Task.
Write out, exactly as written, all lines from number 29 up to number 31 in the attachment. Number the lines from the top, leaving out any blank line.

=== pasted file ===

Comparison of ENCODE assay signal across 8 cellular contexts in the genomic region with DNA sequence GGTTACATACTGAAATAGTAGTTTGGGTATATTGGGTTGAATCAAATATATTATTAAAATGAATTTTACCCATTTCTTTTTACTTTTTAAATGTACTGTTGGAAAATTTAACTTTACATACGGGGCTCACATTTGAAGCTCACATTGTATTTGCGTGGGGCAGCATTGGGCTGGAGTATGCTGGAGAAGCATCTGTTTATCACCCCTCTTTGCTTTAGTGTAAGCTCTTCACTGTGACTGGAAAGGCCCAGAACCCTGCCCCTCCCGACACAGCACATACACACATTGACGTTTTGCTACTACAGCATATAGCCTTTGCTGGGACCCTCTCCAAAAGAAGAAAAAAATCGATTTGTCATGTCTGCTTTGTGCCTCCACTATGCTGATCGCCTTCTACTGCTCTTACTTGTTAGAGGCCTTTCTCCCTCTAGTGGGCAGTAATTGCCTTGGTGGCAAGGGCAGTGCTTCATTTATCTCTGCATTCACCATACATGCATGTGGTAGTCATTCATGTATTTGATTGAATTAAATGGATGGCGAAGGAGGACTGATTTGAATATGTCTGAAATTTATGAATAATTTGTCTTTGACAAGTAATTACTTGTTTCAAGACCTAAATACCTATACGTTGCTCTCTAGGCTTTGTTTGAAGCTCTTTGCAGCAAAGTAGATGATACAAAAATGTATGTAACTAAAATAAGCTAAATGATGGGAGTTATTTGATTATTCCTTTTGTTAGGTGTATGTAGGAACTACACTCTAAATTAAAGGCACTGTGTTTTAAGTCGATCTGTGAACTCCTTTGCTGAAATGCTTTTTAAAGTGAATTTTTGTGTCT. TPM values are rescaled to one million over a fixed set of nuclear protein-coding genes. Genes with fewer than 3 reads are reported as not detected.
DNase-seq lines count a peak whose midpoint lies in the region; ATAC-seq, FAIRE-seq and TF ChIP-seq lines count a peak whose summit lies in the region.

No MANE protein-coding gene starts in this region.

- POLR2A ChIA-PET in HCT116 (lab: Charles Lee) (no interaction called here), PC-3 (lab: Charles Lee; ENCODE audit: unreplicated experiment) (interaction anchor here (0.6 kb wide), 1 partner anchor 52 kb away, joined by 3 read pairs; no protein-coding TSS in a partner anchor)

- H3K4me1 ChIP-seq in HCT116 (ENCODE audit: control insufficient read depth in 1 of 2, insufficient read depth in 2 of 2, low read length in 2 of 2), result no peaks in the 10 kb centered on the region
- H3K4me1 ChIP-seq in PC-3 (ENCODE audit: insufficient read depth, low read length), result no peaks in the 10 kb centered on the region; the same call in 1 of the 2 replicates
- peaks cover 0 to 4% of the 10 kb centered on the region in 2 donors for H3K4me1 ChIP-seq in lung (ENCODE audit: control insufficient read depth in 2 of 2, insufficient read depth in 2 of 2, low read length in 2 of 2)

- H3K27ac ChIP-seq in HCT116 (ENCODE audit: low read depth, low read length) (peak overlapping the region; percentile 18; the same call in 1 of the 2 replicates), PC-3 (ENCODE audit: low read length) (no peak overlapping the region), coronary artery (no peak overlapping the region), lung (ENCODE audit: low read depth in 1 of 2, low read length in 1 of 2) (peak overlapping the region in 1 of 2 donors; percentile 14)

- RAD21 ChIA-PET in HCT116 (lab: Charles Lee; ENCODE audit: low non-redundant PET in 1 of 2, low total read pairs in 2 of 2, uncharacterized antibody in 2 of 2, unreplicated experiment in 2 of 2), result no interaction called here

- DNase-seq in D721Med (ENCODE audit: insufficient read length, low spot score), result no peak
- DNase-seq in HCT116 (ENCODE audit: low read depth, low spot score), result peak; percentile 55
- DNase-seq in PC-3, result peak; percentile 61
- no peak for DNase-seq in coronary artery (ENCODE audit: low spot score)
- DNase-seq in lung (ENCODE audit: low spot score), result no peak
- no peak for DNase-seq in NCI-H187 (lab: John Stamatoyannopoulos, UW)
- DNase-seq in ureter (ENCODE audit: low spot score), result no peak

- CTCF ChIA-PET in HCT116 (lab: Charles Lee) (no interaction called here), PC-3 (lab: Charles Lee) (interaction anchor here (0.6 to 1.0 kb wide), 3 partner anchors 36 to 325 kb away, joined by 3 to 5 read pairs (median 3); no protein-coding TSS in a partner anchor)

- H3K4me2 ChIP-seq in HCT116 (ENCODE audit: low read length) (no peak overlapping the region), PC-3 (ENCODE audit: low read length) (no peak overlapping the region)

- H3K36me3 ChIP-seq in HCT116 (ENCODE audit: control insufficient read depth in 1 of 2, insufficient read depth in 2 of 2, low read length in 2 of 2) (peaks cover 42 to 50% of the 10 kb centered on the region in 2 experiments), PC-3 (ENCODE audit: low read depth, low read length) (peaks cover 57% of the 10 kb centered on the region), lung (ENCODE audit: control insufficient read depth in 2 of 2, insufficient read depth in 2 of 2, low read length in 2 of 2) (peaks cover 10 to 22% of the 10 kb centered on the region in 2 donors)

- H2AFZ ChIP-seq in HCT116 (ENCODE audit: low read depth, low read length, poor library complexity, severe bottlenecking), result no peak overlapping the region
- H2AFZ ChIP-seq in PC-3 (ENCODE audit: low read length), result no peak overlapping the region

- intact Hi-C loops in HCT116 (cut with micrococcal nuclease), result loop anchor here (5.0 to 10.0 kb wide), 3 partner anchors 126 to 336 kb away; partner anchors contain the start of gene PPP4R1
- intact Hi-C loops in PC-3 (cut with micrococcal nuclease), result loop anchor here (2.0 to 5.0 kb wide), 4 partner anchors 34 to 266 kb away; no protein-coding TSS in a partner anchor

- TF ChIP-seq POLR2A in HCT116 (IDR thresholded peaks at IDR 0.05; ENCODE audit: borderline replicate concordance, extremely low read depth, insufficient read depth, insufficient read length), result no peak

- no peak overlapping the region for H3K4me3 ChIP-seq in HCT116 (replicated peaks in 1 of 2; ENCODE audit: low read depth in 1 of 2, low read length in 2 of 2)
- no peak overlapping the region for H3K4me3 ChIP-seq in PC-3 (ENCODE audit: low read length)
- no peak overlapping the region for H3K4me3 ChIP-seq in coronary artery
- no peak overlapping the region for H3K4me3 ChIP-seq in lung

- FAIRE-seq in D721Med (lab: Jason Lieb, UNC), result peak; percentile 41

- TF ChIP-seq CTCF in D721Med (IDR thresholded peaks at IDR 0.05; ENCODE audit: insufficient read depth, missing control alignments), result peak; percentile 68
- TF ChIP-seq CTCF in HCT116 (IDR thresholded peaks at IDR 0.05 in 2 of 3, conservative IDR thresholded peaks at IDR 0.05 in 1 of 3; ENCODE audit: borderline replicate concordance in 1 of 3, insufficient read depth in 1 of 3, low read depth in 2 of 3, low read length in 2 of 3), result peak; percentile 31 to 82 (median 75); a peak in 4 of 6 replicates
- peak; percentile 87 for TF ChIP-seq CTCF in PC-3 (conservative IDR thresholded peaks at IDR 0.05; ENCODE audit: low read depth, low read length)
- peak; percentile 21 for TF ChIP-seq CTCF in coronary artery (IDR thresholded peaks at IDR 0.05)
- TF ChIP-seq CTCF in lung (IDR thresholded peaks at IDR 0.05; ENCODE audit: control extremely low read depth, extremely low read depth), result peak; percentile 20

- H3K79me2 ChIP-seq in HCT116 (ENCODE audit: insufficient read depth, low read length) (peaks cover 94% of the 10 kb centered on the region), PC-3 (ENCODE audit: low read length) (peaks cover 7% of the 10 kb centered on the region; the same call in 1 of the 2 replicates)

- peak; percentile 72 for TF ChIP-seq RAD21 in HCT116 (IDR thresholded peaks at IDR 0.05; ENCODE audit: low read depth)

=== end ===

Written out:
- FAIRE-seq in D721Med (lab: Jason Lieb, UNC), result peak; percentile 41

- TF ChIP-seq CTCF in D721Med (IDR thresholded peaks at IDR 0.05; ENCODE audit: insufficient read depth, missing control alignments), result peak; percentile 68
- TF ChIP-seq CTCF in HCT116 (IDR thresholded peaks at IDR 0.05 in 2 of 3, conservative IDR thresholded peaks at IDR 0.05 in 1 of 3; ENCODE audit: borderline replicate concordance in 1 of 3, insufficient read depth in 1 of 3, low read depth in 2 of 3, low read length in 2 of 3), result peak; percentile 31 to 82 (median 75); a peak in 4 of 6 replicates